Rep. Charbonier, 3 others arrested in FBI corruption probe
Puerto Rico lawmaker accused of inflating employee’s salary, receiving kickbacks; husband and son among arrested
SAN JUAN— The FBI arrested María Milagros “Tata” Charbonier, a representative-at-large for the New Progressive Party (NPP), Monday morning alongside three other people, including her husband, Orlando Montes, and son Orlando Gabriel Montes-Charbonier, for participating in an illegal kickback scheme in which the Puerto Rico lawmaker allegedly stole $100,000 in state funds.
As detailed in a grand jury indictment, filed Aug. 7, Charbonier illegally inflated the salary of one of her employees, Frances Acevedo, by $2,900 a month, under the condition that she pay a commission of $1,000 to $1,500 a month to Charbonier, her husband and adult son.
Through the alleged scheme, which began in September 2017, Acevedo, who is also among those arrested, paid Charbonier either with cash or through ATH Móvil, a money-transferring mobile application.
In all, the indictment lists 13 charges ranging from theft of public funds, bribery and kickbacks to honest services wire fraud, money laundering and conspiracy. One last charge, obstruction of justice, alleges that Charbonier—who heads the Ethics committee at the House of Representatives—deleted messages from the chat application Whatsapp as soon as she found out about the FBI probe.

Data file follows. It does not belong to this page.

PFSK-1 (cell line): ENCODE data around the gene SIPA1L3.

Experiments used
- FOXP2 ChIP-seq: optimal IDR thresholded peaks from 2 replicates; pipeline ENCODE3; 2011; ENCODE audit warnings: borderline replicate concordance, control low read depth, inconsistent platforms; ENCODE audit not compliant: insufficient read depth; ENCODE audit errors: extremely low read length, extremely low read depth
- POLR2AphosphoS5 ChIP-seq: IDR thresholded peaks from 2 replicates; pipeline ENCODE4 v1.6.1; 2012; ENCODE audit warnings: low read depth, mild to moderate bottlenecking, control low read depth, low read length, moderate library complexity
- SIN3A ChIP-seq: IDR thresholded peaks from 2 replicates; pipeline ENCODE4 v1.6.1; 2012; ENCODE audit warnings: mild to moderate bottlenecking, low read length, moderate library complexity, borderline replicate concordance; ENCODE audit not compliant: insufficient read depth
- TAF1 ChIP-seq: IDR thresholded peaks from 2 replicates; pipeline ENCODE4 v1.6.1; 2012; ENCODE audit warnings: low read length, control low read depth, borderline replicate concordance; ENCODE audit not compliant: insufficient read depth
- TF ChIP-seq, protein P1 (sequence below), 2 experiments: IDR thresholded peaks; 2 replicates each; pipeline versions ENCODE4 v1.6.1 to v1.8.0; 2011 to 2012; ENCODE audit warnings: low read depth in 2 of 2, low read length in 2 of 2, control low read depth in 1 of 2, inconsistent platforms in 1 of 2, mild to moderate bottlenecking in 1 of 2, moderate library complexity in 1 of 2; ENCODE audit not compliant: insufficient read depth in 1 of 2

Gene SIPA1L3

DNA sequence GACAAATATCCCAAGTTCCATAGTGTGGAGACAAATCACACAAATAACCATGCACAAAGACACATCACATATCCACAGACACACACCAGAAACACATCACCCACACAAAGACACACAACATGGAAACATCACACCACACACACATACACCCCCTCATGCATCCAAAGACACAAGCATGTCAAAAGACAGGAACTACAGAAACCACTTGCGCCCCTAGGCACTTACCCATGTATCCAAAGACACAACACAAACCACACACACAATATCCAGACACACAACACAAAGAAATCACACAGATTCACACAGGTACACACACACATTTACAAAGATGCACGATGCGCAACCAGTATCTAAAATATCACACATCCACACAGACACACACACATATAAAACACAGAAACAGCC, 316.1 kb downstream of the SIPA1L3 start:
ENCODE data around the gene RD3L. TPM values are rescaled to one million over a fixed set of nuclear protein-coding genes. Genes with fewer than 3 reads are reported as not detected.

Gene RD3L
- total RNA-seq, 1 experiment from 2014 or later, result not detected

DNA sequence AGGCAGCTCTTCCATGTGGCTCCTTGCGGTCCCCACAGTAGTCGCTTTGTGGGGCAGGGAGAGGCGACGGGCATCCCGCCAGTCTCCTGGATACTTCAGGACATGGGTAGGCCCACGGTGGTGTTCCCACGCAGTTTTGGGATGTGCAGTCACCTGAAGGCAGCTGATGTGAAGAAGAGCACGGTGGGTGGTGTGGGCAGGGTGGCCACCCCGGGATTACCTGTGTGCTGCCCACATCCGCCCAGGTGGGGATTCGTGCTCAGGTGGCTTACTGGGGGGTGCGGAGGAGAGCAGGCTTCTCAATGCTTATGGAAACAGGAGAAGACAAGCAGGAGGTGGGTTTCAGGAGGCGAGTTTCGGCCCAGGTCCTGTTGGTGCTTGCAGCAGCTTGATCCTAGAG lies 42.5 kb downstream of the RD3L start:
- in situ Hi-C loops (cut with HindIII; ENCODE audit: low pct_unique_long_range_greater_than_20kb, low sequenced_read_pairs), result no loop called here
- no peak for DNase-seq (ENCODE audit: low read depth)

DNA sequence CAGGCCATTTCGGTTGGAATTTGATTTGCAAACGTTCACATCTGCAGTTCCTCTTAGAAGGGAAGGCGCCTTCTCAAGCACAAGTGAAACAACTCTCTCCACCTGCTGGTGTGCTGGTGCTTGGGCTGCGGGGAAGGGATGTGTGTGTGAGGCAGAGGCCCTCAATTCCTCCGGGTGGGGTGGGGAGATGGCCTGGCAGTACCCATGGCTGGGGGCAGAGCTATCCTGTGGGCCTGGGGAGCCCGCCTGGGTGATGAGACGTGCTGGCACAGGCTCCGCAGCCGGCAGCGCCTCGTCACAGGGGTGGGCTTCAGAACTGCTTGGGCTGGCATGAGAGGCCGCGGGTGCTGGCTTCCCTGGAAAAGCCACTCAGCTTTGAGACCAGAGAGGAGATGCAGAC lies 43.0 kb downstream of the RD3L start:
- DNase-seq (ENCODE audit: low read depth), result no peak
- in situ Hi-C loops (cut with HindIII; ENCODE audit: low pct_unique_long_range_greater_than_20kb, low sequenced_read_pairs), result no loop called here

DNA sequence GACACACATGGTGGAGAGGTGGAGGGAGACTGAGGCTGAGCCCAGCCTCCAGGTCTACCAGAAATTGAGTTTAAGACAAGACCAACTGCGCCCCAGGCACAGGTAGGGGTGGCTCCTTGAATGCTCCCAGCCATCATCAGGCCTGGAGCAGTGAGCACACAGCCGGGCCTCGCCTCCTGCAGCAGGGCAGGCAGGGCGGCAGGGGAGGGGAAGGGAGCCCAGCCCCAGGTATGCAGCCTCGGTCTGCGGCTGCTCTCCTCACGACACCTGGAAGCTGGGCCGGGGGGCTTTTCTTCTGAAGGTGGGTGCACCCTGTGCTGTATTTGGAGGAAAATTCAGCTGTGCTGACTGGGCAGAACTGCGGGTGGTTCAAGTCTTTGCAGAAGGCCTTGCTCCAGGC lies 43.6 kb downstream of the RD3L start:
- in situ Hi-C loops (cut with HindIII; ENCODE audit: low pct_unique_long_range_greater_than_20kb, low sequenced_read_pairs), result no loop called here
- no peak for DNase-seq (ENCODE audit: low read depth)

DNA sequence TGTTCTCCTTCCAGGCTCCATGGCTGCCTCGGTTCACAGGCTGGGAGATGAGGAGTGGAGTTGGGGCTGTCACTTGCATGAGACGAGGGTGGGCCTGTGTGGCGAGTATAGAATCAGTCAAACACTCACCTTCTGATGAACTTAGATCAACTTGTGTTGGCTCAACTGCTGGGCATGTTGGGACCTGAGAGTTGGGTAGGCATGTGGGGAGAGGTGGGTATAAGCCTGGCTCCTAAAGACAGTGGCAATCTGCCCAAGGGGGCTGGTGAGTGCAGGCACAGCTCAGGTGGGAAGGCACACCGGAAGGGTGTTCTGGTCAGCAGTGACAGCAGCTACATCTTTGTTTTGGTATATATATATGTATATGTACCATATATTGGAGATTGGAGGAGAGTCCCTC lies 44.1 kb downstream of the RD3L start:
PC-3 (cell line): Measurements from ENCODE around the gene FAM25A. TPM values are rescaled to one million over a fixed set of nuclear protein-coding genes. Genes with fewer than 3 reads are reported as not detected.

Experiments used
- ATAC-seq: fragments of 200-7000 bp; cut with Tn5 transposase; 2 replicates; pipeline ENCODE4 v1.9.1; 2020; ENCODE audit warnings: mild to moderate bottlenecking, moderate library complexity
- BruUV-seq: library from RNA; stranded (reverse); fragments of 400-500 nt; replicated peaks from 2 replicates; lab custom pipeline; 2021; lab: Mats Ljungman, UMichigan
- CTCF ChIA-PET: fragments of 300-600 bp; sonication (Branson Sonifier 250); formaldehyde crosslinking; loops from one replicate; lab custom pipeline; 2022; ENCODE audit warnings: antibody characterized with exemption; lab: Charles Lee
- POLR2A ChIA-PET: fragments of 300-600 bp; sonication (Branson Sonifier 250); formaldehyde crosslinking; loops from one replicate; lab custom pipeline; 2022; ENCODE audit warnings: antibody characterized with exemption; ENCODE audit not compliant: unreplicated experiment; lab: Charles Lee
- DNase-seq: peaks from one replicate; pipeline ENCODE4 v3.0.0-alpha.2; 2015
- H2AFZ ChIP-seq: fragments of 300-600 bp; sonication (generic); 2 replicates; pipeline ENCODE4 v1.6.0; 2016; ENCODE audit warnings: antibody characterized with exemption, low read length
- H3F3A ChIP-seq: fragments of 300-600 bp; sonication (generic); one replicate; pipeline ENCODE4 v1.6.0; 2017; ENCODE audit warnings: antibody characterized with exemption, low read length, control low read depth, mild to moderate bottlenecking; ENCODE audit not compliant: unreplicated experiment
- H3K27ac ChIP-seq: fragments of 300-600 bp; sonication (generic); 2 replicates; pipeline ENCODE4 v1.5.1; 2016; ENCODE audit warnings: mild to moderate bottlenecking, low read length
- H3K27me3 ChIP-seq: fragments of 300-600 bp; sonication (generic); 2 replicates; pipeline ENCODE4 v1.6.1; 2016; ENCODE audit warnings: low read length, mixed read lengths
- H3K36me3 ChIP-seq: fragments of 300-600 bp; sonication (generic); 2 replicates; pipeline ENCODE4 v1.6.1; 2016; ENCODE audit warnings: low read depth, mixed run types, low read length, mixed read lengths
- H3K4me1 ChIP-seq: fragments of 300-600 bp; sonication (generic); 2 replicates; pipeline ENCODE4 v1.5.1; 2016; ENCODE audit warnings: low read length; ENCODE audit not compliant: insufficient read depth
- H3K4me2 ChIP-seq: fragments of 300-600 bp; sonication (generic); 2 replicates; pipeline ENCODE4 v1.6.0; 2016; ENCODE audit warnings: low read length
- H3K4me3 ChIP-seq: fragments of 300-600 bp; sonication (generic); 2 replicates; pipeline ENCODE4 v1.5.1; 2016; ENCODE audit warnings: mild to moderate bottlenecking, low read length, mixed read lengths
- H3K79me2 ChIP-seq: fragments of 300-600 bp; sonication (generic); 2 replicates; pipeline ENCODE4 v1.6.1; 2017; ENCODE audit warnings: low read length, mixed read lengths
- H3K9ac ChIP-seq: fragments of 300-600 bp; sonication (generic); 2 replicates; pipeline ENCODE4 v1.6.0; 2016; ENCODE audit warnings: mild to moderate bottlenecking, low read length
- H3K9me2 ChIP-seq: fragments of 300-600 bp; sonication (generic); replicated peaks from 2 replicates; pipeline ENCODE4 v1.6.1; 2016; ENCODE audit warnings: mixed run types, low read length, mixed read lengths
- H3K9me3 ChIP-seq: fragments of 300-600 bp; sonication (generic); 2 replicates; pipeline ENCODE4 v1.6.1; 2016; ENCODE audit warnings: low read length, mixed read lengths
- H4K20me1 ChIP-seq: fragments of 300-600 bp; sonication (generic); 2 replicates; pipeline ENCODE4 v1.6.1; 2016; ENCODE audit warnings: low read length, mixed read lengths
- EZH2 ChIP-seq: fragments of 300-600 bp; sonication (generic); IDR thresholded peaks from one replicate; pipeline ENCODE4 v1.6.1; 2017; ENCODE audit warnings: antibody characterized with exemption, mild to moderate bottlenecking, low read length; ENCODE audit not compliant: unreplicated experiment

A popular yet divisive figure in the NPP, Charbonier gained local fame and plenty of critics due to her religion-heavy rhetoric and far-right positions on LGBTQ rights. Most recently, she co-authored the island’s new civil code, a document that according to some observers scaled back some rights for women and disenfranchised communities.
House Speaker Carlos “Johnny” Méndez Núñez reportedly said that despite the presumption of innocence, he has asked the disgraced lawmaker to resign. Charbonier paid her $25,000 bail for her release.
Although Charbonier consistently ranked among the top vote-getters during previous elections, her political future was first thrown in doubt last month, when federal agents visited her house in Río Grande and confiscated her personal cellphone. At the time, Charbonier downplayed the incident, saying that agents had assured her that she was not the target of any investigation.
However, in the primaries that ended Sunday, Charbonier received the fewest votes out of any pre-candidate for representative-at-large under the NPP, with many observers pointing at the FBI probe as the main reason for her defeat.